Topic: referendum 74
You are viewing the most recent posts on this topic.
December 3, 2012 at 5:00 AM
Support for Washington’s historic measure legalizing gay marriage was strongest in Seattle, but carried across Lake Washington throughout most of the Eastside suburbs.
A Seattle Times analysis of precinct vote totals shows intense support inside the city of Seattle – with approval of Referendum 74 reaching a high mark of 94 percent in the Capitol Hill neighborhood. In all, 82 percent of Seattle voters said yes to equal marriage rights for same-sex couples. (Click map at left to view full-size version.)
That strong endorsement wasn’t confined to Seattle — Ref. 74 also drew more than 60 percent support across Eastside cities including Bellevue, Sammamish, Woodinville and Redmond. In all, 20 King County cities had 60 percent or higher approval.
The local opposition was strongest in southeast King County, where five cities had a majority voting no — narrowly in Federal Way and Auburn, with somewhat larger opposition in Pacific, Black Diamond and Enumclaw.
Statewide, Ref. 74 won 53.7 percent to 46.3 percent, carrying ten of the state’s 39 counties.
November 6, 2012 at 11:15 PM
Only about a half-dozen people are left at the Election Night party for Reject R-74, the same-sex marriage measure. The mood had steadily grown quieter and more subdued as the night wore on, and it became apparent that the reject side was not going to take the lead for the night.
The signs and banners have been taken down and the food put away.
“I’m a little bit surprised” by the vote, said Judy Fenton of Seattle, who had volunteered for the Reject R-74 campaign, making phone calls, waving signs and distributing literature. “I guess I was hoping that people would think more independently of the commercials they’ve seen (in support of same-sex marriage), because there’ve been a lot.
“I do feel like it’s going to be a monumental shift in our culture,” Fenton added.
Chris Plante, deputy campaign manager for the Reject R-74 campaign, said, “We’re not conceding anything.” But Plante acknowledged that “realistically, something’s going to have to change in our favor. … We’ll have to see how things go.”
November 6, 2012 at 7:17 PM
Very early election results show voters approving same-sex marriage in Maine and Maryland and rejecting a constitutional ban against it in Minnesota.
The states were among four with same-sex ballot measures. Results on Washington’s Referendum 74 are not yet available.
November 5, 2012 at 12:48 PM
More than 40 members of the Washington State Bar Association have signed a letter asking the organization’s board of governors to publicly revoke its endorsement of Referendum 74, the statewide same-sex marriage ballot measure, saying such support violates the organization’s bylaws.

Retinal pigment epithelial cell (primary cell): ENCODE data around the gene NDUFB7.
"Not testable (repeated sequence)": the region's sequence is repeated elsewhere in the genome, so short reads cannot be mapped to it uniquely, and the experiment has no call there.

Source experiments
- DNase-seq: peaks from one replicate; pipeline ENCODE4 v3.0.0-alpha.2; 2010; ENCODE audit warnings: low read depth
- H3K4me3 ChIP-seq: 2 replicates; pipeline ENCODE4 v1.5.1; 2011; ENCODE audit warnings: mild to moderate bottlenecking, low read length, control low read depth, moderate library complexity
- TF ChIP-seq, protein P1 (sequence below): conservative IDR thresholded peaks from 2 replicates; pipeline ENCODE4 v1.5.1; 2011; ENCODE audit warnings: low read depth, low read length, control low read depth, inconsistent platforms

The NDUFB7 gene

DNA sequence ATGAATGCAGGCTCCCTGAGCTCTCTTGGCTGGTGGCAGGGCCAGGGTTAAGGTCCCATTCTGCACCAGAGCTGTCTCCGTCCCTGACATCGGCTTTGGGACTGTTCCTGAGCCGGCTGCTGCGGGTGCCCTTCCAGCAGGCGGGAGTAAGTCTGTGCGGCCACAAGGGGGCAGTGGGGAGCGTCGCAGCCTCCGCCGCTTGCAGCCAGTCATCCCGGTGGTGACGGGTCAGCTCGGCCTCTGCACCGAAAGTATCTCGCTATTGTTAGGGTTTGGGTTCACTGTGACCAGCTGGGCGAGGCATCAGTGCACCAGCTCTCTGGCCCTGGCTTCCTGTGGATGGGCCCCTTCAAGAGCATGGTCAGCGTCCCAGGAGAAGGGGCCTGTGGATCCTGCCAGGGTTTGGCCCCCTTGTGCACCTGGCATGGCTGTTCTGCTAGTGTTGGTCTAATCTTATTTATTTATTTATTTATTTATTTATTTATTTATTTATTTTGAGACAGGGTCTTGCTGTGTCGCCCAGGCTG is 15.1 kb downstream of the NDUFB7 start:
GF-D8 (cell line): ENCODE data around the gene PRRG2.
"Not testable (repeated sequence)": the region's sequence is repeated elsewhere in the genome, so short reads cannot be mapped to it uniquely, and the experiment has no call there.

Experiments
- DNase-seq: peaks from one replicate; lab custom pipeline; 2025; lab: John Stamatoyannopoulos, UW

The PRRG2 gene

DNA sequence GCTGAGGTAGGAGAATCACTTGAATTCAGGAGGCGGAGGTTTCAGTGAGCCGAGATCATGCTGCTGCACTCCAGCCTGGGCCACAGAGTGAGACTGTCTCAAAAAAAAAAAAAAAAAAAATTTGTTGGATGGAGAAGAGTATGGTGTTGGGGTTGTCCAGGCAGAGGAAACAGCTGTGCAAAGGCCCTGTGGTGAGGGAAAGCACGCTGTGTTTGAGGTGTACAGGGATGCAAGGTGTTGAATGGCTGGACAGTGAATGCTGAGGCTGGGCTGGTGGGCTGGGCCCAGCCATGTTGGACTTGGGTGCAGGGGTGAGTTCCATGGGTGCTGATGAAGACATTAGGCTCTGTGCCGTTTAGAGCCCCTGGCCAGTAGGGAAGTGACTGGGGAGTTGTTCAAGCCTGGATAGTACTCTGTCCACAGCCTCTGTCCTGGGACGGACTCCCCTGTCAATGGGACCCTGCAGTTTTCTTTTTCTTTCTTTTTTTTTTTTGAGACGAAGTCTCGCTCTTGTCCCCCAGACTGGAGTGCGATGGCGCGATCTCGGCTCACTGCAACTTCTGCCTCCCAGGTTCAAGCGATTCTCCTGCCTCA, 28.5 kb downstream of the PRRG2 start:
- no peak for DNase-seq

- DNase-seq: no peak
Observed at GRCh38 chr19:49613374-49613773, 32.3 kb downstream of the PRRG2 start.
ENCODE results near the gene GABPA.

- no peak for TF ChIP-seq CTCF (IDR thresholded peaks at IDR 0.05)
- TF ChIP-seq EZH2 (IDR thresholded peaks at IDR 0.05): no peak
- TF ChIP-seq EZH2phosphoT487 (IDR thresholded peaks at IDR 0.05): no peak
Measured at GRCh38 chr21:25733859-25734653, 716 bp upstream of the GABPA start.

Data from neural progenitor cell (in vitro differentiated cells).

In an Oct. 17 letter, the 42 attorneys also demanded the organization refund or allow future deduction of the portion of their dues attributable to activities in support of Ref. 74. Many state attorneys, it said, “oppose same-sex marriage and therefore disagree with, dissent from and object to” the board’s position on Ref. 74.
Bellevue attorney Chris Evans, who wrote the letter on behalf of the others, called the board’s endorsement “mission creep.”
In September, the board passed a resolution supporting Ref. 74, and in a subsequent letter to its more than 29,000 members explained the decision was based on several principles, including the understanding that equal access to the rights and responsibilities of civil marriage is a matter of justice.
Debra Carnes, spokeswoman for the bar association, said the organization has received several emails from attorneys who object to or support the bar’s position. She said there’s a process for members to file a petition if they want to affect any policy enacted by the board.
The attorneys who signed the letter cited the 1990 case of Keller v State Bar of California, in which the U.S. Supreme Court ruled that attorneys who are required to be members of a state bar association have a First Amendment right to refrain from subsidizing the organization’s political or ideological activities.
Under Keller, they say, the bar is not allowed to engage in activities that are “of a political or ideological nature that are not necessarily or reasonably related to regulating the legal profession or improving the quality of legal services to the public.” Ref. 74, they argue, falls within that category.
In a letter responding to the members, the board’s president said the organization has consistently found that issues like Ref. 74 do affect the practice of law and the administration of justice. It said Keller does not prohibit the bar from taking positions on any issue, but rather forbids it from using mandatory member fees to support such positions. It offered the attorneys the option of deducting from their dues an amount ranging from 98 cents to $6.40.